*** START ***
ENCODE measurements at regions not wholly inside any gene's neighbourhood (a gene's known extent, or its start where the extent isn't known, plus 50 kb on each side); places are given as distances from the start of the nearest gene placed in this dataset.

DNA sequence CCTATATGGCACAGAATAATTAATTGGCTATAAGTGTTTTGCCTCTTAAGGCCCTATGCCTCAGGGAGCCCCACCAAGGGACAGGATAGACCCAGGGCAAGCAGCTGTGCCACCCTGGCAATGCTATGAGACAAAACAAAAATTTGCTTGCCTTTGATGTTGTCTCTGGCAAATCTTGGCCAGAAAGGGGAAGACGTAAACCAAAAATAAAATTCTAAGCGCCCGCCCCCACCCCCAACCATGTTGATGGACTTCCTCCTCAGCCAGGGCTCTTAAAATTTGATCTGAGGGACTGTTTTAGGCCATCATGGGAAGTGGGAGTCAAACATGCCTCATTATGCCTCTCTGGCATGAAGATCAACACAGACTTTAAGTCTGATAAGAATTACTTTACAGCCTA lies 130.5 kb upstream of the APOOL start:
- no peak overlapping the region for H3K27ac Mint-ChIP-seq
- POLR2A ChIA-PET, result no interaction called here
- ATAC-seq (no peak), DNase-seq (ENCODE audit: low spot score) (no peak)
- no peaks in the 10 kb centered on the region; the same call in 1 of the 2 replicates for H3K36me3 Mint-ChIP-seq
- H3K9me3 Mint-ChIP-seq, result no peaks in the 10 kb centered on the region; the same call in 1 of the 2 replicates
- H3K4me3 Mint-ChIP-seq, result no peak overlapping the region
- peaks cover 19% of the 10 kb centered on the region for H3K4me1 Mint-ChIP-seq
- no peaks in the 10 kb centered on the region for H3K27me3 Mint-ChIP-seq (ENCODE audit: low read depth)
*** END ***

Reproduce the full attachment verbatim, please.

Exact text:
ENCODE measurements at regions not wholly inside any gene's neighbourhood (a gene's known extent, or its start where the extent isn't known, plus 50 kb on each side); places are given as distances from the start of the nearest gene placed in this dataset.

DNA sequence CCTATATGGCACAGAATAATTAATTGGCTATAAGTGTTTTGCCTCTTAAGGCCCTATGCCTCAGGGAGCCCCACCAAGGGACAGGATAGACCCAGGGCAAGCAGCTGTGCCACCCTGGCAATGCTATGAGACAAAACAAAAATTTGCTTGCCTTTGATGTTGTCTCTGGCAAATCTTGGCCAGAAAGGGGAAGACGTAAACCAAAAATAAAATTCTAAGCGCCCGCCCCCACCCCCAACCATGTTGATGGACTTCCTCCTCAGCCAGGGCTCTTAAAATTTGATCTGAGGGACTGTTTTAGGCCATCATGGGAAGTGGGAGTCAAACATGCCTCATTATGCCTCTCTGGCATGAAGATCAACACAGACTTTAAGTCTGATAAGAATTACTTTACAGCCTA lies 130.5 kb upstream of the APOOL start:
- no peak overlapping the region for H3K27ac Mint-ChIP-seq
- POLR2A ChIA-PET, result no interaction called here
- ATAC-seq (no peak), DNase-seq (ENCODE audit: low spot score) (no peak)
- no peaks in the 10 kb centered on the region; the same call in 1 of the 2 replicates for H3K36me3 Mint-ChIP-seq
- H3K9me3 Mint-ChIP-seq, result no peaks in the 10 kb centered on the region; the same call in 1 of the 2 replicates
- H3K4me3 Mint-ChIP-seq, result no peak overlapping the region
- peaks cover 19% of the 10 kb centered on the region for H3K4me1 Mint-ChIP-seq
- no peaks in the 10 kb centered on the region for H3K27me3 Mint-ChIP-seq (ENCODE audit: low read depth)